(By John Baldoni)
“So why do we ignore the relevance of communication until it becomes an issue? One reason may be because we don’t take the time to quantify what we mean by it.“
We need people who can communicate!
Raise your hand if you have heard this line at least a thousand times. In fact, you’ve likely heard it so much that it’s become meaningless. Communication, as I teach and coach, is the glue that holds an organization together. It is the means by which we exchange ideas, learn from each others, and perhaps most importantly, connect to each other.
“Communication and interpersonal skills remain at the top of the list of what matters most to recruiters.” That’s according to the most recent Harris Interactive/Wall Street Journal business school survey published in September 2007.
So why do we ignore the relevance of communication until it becomes an issue? One reason may be because we don’t take the time to quantify what we mean by it.
That’s why I found Adam Bryant’s New York Times interview with Richard Anderson, CEO of Delta Airlines, refreshing. In the interview Anderson proceeded to define his expectations for effective communication.
1. Know the fundamentals. “People really have to be able to handle the written and spoken word,” said Anderson. Express yourself well verbally, as well as on paper or through email. Failure to communicate coherently leaves people unsure of what is expected of them.
2. Think clearly about what you will say. Anderson is not a fan of PowerPoint. Bullet points without a “subject, a verb and an object” do not convey “complete thoughts.” With respect to Mr. Anderson, PowerPoint itself is not the problem; executives who use it as a short-hand for thinking are. Too many managers use it to sketch out thoughts rather than flesh them out.
3. Prepare for meetings. Documents for meetings should be distributed in advance and made clear and concise. Anderson also wants meetings to “start on time.” That’s all part of the preparation process. So often meetings go off track before they begin because managers and employees do not take the time to think about what they will say before they say it.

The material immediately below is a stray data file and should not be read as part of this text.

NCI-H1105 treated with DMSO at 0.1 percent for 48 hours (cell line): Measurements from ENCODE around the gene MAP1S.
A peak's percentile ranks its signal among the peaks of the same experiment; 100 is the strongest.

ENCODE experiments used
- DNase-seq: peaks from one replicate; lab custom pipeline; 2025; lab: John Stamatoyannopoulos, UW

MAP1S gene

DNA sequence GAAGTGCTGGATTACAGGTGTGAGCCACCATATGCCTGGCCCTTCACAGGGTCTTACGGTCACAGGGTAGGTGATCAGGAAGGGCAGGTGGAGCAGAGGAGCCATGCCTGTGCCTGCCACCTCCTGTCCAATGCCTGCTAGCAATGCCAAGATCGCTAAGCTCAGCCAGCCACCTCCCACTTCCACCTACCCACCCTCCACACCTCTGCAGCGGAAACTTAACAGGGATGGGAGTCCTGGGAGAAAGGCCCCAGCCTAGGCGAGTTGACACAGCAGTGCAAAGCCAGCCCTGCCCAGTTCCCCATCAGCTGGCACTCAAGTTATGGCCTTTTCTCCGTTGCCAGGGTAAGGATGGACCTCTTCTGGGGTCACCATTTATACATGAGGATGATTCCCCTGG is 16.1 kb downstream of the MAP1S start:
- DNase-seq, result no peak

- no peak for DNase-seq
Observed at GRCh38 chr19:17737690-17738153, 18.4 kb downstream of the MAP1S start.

4. Engage in discussion. “I want the debate,” says Anderson. “I want to hear everybody’s perspective, so you want to try to ask more questions than make statements.” All too often, either due to the press of time or perhaps a feeling of over-importance, executives do not make it clear that they want to hear alternate points of view. Such an approach leads to “groupthink” because no one speaks up.
5. Listen to others. Discussions are meaningless if no one is listening. Anderson does not like to see his managers checking their BlackBerrys in meetings. Doing so shows lack of “focus” and is akin to reading a newspaper during the meeting, says Anderson. As little as we may tend to oral and written skills, we spend even less time on listening. For that reason, too many managers end up ill informed and, in turn, ill prepared to deal with issues that subsequently morph into problems. Time spent listening might have headed off such disasters.
“Measure what you treasure” is a saying used by compensation professionals in reference to aligning rewards to corporate goals. The same philosophy can be applied to communication. If you value communication skills you will recruit, train and hire for it. Oral and verbal skills are a baseline; organizations also need to look at the broader context of how such skills are used to inform, persuade, coach and inspire. That requires years of practice and example. It is up to leaders to show the way by communicating clearly — but also teaching others to do the same.
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